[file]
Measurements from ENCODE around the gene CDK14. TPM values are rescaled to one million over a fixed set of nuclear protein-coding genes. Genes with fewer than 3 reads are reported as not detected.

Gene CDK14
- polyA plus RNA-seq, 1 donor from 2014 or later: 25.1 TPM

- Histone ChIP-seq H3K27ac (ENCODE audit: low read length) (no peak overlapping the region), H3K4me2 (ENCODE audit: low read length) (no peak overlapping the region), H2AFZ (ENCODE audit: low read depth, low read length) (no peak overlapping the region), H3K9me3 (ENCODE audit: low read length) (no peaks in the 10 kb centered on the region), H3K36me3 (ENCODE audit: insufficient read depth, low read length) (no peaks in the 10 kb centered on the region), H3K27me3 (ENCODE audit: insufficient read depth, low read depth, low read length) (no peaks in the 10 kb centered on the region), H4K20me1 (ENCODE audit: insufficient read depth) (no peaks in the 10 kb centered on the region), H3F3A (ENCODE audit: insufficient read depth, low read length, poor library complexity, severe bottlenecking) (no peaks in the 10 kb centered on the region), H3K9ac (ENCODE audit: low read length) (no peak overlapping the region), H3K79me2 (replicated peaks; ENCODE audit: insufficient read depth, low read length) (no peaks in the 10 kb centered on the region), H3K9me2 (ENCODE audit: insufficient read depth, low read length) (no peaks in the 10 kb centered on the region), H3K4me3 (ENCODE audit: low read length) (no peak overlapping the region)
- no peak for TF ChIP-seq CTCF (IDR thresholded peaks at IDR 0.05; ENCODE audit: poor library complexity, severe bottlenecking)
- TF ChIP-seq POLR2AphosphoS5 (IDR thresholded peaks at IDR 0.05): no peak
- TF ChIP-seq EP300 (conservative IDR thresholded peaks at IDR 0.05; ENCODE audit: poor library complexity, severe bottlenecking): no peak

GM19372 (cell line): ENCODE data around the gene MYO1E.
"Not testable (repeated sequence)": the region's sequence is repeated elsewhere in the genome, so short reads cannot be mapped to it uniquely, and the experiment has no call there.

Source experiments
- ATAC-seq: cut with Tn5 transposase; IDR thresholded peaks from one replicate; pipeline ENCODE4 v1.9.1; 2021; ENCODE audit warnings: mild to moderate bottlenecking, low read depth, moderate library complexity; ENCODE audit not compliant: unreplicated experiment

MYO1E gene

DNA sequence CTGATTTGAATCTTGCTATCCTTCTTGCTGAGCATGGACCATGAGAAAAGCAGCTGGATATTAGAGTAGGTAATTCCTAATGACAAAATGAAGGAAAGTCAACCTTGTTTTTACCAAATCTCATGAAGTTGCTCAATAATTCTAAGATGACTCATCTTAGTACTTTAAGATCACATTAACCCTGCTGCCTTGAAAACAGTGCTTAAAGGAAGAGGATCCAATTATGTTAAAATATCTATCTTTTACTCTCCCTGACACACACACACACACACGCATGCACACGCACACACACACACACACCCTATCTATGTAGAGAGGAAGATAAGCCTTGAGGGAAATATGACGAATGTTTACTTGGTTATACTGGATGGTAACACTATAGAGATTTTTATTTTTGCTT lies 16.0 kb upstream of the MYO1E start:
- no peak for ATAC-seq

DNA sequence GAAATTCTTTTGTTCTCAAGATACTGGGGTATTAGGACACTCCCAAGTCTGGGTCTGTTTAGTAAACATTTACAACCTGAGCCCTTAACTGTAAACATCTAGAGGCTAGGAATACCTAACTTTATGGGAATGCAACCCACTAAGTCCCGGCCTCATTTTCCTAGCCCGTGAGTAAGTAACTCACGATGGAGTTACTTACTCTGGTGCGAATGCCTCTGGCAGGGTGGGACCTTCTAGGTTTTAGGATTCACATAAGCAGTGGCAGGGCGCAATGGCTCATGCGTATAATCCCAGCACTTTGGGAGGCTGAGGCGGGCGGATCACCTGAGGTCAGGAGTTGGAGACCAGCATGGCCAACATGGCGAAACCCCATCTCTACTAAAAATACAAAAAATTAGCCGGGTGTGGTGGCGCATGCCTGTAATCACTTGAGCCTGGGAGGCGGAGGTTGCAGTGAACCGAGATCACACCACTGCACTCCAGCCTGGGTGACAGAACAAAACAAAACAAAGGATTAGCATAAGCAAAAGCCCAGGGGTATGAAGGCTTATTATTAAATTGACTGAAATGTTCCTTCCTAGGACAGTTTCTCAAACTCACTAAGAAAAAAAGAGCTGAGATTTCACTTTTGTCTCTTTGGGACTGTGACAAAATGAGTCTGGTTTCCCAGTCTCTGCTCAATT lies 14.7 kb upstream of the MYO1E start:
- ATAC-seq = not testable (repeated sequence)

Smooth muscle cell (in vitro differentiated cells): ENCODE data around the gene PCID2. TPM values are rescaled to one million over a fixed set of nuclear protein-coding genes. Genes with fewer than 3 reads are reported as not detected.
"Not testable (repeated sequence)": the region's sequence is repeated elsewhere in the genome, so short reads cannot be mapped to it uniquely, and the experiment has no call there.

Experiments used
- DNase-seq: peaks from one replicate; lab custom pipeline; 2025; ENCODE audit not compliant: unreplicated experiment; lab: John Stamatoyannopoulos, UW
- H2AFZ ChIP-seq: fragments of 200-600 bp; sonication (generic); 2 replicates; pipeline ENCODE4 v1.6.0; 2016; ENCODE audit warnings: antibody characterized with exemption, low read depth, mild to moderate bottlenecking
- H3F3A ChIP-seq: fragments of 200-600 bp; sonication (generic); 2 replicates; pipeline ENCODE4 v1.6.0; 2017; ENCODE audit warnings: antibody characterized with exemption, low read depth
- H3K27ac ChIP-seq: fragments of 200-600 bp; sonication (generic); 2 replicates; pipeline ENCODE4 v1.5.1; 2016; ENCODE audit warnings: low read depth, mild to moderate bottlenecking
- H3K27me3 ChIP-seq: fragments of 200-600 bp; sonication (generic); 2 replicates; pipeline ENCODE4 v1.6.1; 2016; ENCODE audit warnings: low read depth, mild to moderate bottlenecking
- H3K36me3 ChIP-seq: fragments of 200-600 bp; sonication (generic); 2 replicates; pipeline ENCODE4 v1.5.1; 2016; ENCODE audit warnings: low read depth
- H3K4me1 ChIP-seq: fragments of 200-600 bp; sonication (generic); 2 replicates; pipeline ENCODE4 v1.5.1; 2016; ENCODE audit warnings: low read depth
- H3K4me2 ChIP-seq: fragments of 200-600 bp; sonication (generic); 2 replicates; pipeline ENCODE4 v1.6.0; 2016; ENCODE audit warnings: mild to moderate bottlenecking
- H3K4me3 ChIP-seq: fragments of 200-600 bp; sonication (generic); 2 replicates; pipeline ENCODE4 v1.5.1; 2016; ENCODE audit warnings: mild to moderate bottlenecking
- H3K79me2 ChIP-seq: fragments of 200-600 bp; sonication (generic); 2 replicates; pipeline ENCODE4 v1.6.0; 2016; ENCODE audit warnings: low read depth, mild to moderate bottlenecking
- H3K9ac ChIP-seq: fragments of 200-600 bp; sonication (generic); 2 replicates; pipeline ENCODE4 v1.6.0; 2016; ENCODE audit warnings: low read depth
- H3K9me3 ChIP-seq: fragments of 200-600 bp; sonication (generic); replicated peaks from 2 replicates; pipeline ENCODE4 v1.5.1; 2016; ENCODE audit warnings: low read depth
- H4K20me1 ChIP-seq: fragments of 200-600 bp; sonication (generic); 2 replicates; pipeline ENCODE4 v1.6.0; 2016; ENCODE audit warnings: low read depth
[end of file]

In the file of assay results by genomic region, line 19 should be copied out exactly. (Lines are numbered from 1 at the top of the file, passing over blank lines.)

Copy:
Experiments used